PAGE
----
Infection by C. psittaci is especially prevalent among birds, and can effect domestic farm animals as well; farm and slaughterhouse workers, pet bird owners, zookeepers, and veterinarians are the most vulnerable humans. Symptoms and conditions range from mild illness to severe pneumonia, athraglias (joint pain), diarrhea, epistaxis (nasal hemorrhage), and leukopenia. In more severe cases, meningitis, endocarditis, hepatitis, myocarditis, keratoconjunctivitis, and encephalitis can occur. Infection of humans is rare, with only about fifty cases in the U.S. per year.
Diagnosis of chlamydial infections in the CML can be accomplished with cell or tissue cultures. Since chlamydiae are obligate intracellular organisms, they will not grow on artificial media, so McCoy human cells or 7-day old chick embryos are used.
Newer nucleic acid amplification tests (NAAT) offer quicker turnaround time, though they are more expensive. Non-NAAT’s such as direct flourescent immunoassay (DFA), enzyme-linked immunoassay (EIA), nucleic acid hybridization, polymerase chain reaction (PCR) can also be used. NAAT’s have the highest sensitivity, followed by cultures (50-80%), then non-NAAT’s (50-75%), while cell cultures have the highest specificity and are the recommended method for suspected cases of sexual assault and child sexual abuse.
Giemsa staining (in which chlamydiae are basophilic) and iodine staining are also used. Regular Gram-stain procedures can be used to diagnose NGU in men, particularly those with a discharge; the PMN’s in gonorrhea have obvious inclusions which are absent in non-gonococcal cases. Chlamydial LGV is usually diagnosed serologically, with a titer of >1:64 considered sufficient for a diagnosis, with a titer of 1:256 being the strongest confirmation and a titer no higher 1:32 ruling it out; titers are also used in cases of perihepatitis, infant pneumonitis, and PID.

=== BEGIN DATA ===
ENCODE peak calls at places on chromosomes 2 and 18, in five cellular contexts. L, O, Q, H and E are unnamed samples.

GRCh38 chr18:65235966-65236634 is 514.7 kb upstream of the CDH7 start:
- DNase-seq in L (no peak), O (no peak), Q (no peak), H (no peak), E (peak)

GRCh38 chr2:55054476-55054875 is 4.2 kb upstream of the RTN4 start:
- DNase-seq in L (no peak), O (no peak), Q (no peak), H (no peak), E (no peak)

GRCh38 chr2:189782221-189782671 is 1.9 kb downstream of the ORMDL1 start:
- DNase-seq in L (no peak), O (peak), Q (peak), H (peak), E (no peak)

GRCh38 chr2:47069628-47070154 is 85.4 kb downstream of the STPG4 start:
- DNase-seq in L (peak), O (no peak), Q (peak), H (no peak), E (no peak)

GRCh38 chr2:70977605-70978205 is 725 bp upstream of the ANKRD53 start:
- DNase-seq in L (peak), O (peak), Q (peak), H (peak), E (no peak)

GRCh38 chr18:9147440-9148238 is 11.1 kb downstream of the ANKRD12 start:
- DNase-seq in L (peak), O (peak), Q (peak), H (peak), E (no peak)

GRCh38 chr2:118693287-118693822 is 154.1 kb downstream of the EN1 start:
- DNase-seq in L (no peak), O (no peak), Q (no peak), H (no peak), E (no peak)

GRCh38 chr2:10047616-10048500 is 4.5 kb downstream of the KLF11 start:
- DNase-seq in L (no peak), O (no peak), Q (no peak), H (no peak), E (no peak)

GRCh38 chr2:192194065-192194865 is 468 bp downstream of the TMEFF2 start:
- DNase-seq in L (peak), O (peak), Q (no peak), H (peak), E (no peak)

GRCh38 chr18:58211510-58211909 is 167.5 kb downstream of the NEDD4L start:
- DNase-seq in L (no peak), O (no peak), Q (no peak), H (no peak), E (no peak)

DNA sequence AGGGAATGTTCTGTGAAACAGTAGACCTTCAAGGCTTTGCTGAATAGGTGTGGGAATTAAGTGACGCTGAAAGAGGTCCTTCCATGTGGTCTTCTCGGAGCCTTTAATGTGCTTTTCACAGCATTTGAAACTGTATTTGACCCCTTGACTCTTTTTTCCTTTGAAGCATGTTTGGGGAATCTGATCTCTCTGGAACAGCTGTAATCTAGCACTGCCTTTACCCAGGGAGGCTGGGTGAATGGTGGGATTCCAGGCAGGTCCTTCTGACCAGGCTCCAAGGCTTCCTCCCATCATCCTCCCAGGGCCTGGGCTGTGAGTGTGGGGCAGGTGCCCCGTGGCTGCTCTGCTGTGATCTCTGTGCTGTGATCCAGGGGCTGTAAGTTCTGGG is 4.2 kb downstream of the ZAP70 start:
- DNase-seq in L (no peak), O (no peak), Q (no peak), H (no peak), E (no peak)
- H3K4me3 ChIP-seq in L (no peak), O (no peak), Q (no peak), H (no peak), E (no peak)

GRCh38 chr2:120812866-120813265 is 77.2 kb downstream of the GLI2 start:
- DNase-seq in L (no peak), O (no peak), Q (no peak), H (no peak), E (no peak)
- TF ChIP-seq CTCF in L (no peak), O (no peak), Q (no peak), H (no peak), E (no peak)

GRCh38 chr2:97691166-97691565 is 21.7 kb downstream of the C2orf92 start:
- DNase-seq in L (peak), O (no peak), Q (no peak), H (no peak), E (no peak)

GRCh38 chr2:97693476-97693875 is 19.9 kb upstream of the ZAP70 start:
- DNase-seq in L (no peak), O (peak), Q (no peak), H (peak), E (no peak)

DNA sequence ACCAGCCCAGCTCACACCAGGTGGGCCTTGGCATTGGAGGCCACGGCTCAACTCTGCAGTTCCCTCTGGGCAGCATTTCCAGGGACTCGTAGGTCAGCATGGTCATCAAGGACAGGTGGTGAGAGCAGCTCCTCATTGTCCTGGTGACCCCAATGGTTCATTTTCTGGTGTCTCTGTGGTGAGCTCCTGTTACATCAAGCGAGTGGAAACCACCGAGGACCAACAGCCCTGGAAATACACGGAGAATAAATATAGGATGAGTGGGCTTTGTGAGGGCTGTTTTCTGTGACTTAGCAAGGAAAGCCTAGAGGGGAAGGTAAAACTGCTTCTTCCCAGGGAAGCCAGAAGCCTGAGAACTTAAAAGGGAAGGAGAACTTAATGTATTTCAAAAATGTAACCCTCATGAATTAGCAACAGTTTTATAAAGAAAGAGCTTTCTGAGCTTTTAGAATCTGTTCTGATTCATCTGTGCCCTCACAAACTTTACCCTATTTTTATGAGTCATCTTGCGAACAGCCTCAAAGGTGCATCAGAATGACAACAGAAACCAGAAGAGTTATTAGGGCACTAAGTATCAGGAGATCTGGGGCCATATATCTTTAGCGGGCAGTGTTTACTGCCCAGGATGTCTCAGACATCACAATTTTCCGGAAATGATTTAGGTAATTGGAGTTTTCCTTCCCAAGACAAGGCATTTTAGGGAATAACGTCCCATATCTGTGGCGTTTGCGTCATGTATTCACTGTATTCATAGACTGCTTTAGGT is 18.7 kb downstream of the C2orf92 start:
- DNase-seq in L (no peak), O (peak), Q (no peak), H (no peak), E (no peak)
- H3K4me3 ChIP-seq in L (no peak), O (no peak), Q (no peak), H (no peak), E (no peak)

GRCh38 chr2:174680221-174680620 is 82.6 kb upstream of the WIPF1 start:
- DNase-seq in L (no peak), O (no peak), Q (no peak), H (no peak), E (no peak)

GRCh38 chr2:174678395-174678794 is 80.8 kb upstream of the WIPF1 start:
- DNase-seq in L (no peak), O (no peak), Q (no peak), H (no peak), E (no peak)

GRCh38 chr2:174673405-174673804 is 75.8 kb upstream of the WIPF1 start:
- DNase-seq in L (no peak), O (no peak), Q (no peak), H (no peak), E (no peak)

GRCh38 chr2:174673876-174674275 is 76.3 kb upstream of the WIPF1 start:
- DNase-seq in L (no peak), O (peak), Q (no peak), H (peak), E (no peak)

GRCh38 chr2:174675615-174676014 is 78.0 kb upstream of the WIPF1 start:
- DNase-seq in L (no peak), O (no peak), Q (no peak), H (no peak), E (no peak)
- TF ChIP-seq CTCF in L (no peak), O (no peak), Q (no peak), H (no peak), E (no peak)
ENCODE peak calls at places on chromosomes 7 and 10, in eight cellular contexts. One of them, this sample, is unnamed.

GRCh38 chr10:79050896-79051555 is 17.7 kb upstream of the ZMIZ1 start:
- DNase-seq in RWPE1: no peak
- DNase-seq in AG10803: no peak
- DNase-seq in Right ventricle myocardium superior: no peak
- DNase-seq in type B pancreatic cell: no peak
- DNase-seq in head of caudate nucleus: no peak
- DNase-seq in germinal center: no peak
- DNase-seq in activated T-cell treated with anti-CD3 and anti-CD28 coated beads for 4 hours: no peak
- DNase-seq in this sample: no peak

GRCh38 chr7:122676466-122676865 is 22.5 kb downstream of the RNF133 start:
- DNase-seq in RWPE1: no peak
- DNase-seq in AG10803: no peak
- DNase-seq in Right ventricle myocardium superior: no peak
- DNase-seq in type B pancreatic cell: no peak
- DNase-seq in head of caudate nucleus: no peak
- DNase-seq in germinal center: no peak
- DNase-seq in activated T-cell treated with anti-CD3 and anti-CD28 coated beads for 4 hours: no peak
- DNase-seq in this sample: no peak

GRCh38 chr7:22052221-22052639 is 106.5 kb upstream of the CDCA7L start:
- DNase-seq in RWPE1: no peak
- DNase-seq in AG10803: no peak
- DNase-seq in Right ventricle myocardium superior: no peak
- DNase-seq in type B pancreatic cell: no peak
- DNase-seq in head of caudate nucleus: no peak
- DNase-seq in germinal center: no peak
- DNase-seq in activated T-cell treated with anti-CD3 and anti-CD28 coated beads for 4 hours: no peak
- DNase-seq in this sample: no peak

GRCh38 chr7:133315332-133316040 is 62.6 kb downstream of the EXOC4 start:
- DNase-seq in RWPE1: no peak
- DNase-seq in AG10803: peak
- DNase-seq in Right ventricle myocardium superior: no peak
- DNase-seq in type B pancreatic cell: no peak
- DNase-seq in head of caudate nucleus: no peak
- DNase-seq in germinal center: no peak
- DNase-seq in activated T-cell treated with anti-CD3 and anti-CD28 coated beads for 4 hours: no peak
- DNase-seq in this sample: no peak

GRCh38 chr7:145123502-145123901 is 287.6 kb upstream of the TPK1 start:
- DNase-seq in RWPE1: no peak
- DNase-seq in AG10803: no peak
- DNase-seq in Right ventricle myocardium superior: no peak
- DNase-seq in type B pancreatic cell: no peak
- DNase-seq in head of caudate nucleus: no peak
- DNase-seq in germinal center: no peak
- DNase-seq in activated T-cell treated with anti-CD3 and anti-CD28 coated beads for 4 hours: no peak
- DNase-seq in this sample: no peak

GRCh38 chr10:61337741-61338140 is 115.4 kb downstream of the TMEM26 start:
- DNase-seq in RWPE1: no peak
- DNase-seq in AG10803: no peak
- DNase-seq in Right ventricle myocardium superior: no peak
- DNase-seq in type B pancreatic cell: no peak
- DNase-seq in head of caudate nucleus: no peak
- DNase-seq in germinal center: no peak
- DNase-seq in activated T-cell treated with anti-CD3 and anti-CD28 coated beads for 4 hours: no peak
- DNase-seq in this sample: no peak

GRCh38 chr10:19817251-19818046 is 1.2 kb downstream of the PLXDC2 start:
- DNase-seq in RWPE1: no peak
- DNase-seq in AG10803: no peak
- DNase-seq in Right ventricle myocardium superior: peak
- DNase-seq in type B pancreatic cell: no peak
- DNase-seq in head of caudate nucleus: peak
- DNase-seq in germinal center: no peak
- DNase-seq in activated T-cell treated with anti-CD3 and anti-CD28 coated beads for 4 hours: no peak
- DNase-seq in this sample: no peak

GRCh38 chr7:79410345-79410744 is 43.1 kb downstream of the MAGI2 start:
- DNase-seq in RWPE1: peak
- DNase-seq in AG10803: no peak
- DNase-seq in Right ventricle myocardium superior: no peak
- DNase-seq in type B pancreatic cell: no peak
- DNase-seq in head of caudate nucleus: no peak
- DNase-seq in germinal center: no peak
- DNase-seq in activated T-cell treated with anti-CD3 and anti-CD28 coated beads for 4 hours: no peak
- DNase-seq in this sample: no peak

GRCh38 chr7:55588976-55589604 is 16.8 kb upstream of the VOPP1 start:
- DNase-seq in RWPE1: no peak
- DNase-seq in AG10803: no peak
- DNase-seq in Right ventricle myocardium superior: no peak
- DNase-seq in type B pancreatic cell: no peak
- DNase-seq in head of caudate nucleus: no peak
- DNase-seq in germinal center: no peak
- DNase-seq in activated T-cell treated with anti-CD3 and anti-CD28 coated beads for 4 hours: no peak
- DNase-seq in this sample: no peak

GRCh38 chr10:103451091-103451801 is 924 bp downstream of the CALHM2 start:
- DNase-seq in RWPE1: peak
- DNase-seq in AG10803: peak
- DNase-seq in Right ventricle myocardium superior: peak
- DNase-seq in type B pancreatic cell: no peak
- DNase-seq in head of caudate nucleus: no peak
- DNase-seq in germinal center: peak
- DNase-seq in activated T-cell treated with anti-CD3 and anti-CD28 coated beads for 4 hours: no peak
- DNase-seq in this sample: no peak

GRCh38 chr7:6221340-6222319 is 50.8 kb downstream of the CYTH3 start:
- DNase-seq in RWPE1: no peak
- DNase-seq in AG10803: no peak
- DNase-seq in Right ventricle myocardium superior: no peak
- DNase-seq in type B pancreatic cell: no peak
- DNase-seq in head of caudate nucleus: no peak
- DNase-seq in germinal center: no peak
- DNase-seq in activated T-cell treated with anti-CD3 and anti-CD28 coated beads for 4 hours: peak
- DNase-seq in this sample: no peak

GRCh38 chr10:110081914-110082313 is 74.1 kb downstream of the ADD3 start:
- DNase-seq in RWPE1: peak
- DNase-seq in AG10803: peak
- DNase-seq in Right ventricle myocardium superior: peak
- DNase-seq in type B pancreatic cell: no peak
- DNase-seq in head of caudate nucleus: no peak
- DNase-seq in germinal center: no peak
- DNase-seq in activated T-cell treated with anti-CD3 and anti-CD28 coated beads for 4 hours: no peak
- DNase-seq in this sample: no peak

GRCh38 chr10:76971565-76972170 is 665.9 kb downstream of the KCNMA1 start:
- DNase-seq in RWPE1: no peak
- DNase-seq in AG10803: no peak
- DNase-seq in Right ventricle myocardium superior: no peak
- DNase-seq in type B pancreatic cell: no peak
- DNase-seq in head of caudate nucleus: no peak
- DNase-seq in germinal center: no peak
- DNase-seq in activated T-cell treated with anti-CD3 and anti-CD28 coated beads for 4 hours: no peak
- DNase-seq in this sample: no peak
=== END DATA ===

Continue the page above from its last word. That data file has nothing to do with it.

Specimens for cultures include swabbings, scrappings, and small tissue samples of effected areas (urethral swabs must be deep to avoid interference from other organsims), which need to be transported in special media for suspected chlamydial organisms, and processed immediately. If not processed immediately, specimens need to be refrigerated, and if the processing of a specimen cannot take place after more than twenty-four hours, it should be frozen at –70° C.
Specimens for suspected infections of C. psittaci are usually respiratory sputum. Extreme caution needs to be taken when handling and processing specimens suspected of containing live chlamydial infectious agents, which are a major cause of laboratory-acquired infections, especially with suspected C. psittaci, which is particularly hazardous to handle.
For the NAAT’s and non-NAAT’s, one advantage is that neither sets of tests require (but can use) live organisms, and, in the case of NAAT’s, the test can be run from a urine specimen.
The preferred treatment for C. trachomatis infection is azithromycin in a single 1 mg oral dose in the office, with doxycycline 100 mg twice a day for seven days as the second preference; alternatives are regimines of erythromycin, erythromycin ethylsuccinate, ofloxacin, and levofloxacin.
The preferred treatments for C. pneumoniae is doxycycline, as it is the most effective in the case of that pathogen, though azithromycin and clarithromycin are also common; occasionally drugs such as levofloxacin may be used, but are not as effective.
The preferred treatment for C. psittaci is a regimine of tetracycline or choloramphenicol.
The symptoms of secondary conditions such as Reiter’s syndrome can be treated with nonsteroidial anti-inflammatory drugs (NSAIDS). Chlamydial conjunctivitis does not respond to normal ointments and the only recommened treatment is the oral medications.
Brinkman, Fiona S. L., Jeffery L. Blanchard, Artem Cherkasov, et al. “Evidence That Plant-Like Genes in Chlamydia Species Reflect an Ancestral Relationship between Chlamydiaceae, Cyanobacteria, and the Chloroplast”. Genome Research, No. 12, 2002, pp. 1159-1167. (Woodbury: Cold Spring Harbor Laboratory Press, 2002).
http://www2a.cdc.gov/stdtraining/self-study/chlamydia.asp . Self-Study STD Module – Chlamydia. Centers for Disease Control and Prevention, Atlanta, Georgia.
Engelkirk, Paul G., and Janet Duben-Englekirk. Laboratory Diagnosis of Infectious Diseases, pp. 381-383 & 468. (Baltimore: Lippincott Williams & Wilkins, 2008).
Punja, Z. K., S. De Boer, and H. I. Sanfacon. Biotechnology and Plant Disease Management. (Cambridge: CAB International Publishing, 2008).